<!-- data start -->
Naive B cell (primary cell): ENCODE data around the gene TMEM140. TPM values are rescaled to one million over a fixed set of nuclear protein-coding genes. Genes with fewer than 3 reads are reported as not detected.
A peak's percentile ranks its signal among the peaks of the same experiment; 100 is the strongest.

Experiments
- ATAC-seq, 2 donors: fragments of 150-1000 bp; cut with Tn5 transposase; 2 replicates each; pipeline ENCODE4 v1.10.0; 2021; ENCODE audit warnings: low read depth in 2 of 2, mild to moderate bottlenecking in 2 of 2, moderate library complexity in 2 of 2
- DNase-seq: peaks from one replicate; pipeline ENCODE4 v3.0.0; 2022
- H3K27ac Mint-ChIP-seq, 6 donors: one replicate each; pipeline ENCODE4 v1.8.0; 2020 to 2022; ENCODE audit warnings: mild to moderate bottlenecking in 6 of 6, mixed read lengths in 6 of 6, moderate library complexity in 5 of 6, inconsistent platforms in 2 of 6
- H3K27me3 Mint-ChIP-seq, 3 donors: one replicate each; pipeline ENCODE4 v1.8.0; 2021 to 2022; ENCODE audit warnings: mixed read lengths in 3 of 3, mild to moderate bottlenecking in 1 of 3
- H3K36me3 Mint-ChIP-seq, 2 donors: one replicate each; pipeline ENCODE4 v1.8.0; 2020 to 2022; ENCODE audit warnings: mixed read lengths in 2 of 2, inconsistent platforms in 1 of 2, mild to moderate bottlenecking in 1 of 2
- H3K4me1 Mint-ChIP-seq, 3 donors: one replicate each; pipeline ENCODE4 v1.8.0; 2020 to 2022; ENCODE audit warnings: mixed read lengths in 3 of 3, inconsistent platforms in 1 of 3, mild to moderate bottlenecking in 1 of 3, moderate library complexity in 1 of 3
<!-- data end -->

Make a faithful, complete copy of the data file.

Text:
Naive B cell (primary cell): ENCODE data around the gene TMEM140. TPM values are rescaled to one million over a fixed set of nuclear protein-coding genes. Genes with fewer than 3 reads are reported as not detected.
A peak's percentile ranks its signal among the peaks of the same experiment; 100 is the strongest.

Experiments
- ATAC-seq, 2 donors: fragments of 150-1000 bp; cut with Tn5 transposase; 2 replicates each; pipeline ENCODE4 v1.10.0; 2021; ENCODE audit warnings: low read depth in 2 of 2, mild to moderate bottlenecking in 2 of 2, moderate library complexity in 2 of 2
- DNase-seq: peaks from one replicate; pipeline ENCODE4 v3.0.0; 2022
- H3K27ac Mint-ChIP-seq, 6 donors: one replicate each; pipeline ENCODE4 v1.8.0; 2020 to 2022; ENCODE audit warnings: mild to moderate bottlenecking in 6 of 6, mixed read lengths in 6 of 6, moderate library complexity in 5 of 6, inconsistent platforms in 2 of 6
- H3K27me3 Mint-ChIP-seq, 3 donors: one replicate each; pipeline ENCODE4 v1.8.0; 2021 to 2022; ENCODE audit warnings: mixed read lengths in 3 of 3, mild to moderate bottlenecking in 1 of 3
- H3K36me3 Mint-ChIP-seq, 2 donors: one replicate each; pipeline ENCODE4 v1.8.0; 2020 to 2022; ENCODE audit warnings: mixed read lengths in 2 of 2, inconsistent platforms in 1 of 2, mild to moderate bottlenecking in 1 of 2
- H3K4me1 Mint-ChIP-seq, 3 donors: one replicate each; pipeline ENCODE4 v1.8.0; 2020 to 2022; ENCODE audit warnings: mixed read lengths in 3 of 3, inconsistent platforms in 1 of 3, mild to moderate bottlenecking in 1 of 3, moderate library complexity in 1 of 3